If an object is tapu it is “forbidden” and in Maori culture it is believed that if that tapu is not observed, something bad will happen. Women who plan to attend the tour on November 5 are expected to be honest about whether they are pregnant or menstruating as a sign of respect to Maori beliefs.

So the argument for keeping certain women out of the special tour is because the women are sacred, forbidden, and need to be protected.  And if they do go on the tour, tapu will be violated and something bad will happen. 

I have nothing to lose in this debate, so I don’t know if I would lie or not to get in.  But if I was affected by this ban, I might.  Or I might try to organize a boycott or protest.  The group imposing the restrictions doesn’t have the right to insist that I respect their beliefs. They have a right to not let me see their private stuff, but do they have the right to open their collection to the public except for the people they don’t want to see it? This particular museum is a public institution that accepts public funding.

Does the owner of a private collection have a right to place restrictions on who gets to see it, even if they allow it to be displayed at a public institution?

If only I had a seestor with a concentration in museum studies…

JFK Separation of Church and State

Thanks to Freethought Radio (9/11/10 episode) for reminding me of this wonderful speech, given by John F. Kennedy to the Greater Houston Ministerial Association in Houston, Texas on September 12, 1960. 

This is just one excerpt, but there is a wonderful page completely devoted to this speech at the American Rhetoric website*, where you can find the speech in its entirety, as well as video, audio and several different downloadable document types of JFK’s speech.

“I believe in an America where the separation of church and state is absolute; where no Catholic prelate would tell the President – should he be Catholic — how to act, and no Protestant minister would tell his parishioners for whom to vote; where no church or church school is granted any public funds or political preference, and where no man is denied public office merely because his religion differs from the President who might appoint him, or the people who might elect him.

I believe in an America that is officially neither Catholic, Protestant nor Jewish; where no public official either requests or accept instructions on public policy from the Pope, the National Council of Churches or any other ecclesiastical source; where no religious body seeks to impose its will directly or indirectly upon the general populace or the public acts of its officials, and where religious liberty is so indivisible that an act against one church is treated as an act against all.”

~~~~~

The American Rhetoric website has an awesome tagline: “Rationalize rhetoric and it speaks to your mind; personify her and she speaks to your soul.”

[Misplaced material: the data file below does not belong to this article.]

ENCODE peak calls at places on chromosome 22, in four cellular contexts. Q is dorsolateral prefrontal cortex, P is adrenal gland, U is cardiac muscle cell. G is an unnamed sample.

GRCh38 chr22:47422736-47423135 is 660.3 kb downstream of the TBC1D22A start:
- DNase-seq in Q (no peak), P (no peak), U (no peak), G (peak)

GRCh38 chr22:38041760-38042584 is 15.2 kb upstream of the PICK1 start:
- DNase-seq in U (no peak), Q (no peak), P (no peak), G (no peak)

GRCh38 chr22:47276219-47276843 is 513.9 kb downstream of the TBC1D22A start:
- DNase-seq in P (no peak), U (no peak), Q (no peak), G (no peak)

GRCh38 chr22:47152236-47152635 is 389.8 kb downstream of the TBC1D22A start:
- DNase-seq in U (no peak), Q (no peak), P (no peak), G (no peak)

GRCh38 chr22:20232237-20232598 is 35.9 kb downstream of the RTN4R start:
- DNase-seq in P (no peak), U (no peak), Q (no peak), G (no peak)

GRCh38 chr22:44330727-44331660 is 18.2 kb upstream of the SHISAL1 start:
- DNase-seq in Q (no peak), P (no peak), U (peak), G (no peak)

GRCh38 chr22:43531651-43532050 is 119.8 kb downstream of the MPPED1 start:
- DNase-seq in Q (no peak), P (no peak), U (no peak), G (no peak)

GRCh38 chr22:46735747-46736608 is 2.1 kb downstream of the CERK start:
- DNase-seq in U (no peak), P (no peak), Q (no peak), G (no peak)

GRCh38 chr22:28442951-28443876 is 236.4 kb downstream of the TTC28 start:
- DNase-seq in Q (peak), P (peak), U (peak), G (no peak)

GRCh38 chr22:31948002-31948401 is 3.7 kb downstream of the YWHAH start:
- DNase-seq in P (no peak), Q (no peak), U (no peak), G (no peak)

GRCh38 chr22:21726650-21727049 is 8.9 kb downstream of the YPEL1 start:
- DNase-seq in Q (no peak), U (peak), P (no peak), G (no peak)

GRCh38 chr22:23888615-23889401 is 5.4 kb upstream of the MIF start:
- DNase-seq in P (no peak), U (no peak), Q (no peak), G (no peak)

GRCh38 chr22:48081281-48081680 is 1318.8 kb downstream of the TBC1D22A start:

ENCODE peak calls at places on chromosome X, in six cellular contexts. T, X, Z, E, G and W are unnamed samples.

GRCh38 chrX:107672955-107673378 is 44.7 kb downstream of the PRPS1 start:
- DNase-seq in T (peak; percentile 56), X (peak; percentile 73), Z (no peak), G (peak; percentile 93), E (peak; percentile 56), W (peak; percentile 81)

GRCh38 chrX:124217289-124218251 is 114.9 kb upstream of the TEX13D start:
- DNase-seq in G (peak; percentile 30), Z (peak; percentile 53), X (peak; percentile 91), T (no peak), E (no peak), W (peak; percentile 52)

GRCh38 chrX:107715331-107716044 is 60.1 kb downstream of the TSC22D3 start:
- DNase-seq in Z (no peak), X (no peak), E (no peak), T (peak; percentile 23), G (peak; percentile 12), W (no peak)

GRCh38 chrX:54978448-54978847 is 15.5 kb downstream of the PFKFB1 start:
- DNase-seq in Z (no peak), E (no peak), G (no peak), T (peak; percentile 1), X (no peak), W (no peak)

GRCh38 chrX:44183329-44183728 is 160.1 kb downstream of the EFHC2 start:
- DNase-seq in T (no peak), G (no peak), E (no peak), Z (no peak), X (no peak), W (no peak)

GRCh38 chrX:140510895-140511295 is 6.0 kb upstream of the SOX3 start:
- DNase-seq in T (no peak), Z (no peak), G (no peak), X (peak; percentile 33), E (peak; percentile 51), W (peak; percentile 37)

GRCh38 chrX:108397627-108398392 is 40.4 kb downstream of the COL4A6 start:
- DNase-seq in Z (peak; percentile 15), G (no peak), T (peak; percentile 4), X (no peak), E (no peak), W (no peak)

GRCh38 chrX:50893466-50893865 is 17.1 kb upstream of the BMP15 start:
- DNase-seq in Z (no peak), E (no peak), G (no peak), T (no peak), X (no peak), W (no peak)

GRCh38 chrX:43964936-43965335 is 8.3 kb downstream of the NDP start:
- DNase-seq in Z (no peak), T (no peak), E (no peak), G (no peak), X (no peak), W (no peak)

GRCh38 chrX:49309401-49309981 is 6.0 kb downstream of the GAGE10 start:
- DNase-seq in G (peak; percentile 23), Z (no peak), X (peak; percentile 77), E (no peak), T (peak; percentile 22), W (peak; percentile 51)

Of Alarm Clocks and the GZ Mosque

Darn alarm clock – how dare it go off and let me sleep through it this morning!  Darn work – how dare you be so…here?  (J/K – I love you job, and I hope we have a long and meaningful relationship). 

So, in light of my slackerness let’s talk about someone else’s blogpost today!

Jen McCreight from Blag Hag has a couple of interesting posts up about her visit to New York City’s “Ground Zero Mosque”.  The first post is about her rather uneventful visit; there were no wild protests going on while she was there.  The second post is called Defending the rights of theists does not equal agreeing with their beliefs, which was in response to some blog commenters’ criticisms of Jen’s original post, the building of the “mosque” and of Islam in general.  Jen’s response is kind of a beautiful thing.

I’ll bet you’re aware of the “non-troversy” surrounding the building of the GZM.  Ground Zero Mosque isn’t actually a mosque, but an Islamic community center being built two blocks away from Ground Zero.  From the NYTimes:

The proposed center, called the Cordoba House, would rise as many as 15 stories two blocks north of where the twin towers stood. It would include a prayer space, as well as a 500-seat performing arts center, a culinary school, a swimming pool, a restaurant and other amenities.

I think this is factually important, but irrelevant to the controversy – mosque, Islamic community center, it doesn’t matter.  

Some people (Glenn, you twit) on both sides of the political spectrum are saying that building the Islamic community center so close to the site of the 9/11 Twin Towers attacks (“Ground Zero) is an affront to the families of those who lost their lives at the hands of Islamic extremists.  Even my old favorite, Howard Dean, sided with the anti-GZM gang (sob!).  But there are also people who are calling this dispute out for the fluffy, junk story and fake controversy that it is.

I think that living, working and building buildings in a country with a constitution that guarantees religious freedom means that you get to build your Islamic community center or a mosque or a temple to pink unicorns.  People died in the 9/11 attacks because Islamic extremists chose to committ violence against Americans.  Islamic extremists are not your typical Muslim, just as David Koresh is not your typical Protestant.  Why should we discriminate against Muslims for crimes committed by Islamic extremists?  Do we not allow Muslims to even visit Ground Zero because a victim’s visiting family member might see a man or woman with a covered head and be offended that a Muslim is walking on the hallowed ground where their loved one died at the hands of an extemist Muslim?

The Islamic community center shouldn’t even be seen as a moment to tolerance, as some proponents are calling it.  Tolerance implies that we’re graciously allowing this building to go up.  There’s nothing to tolerate.  It’s just another building in Manhattan.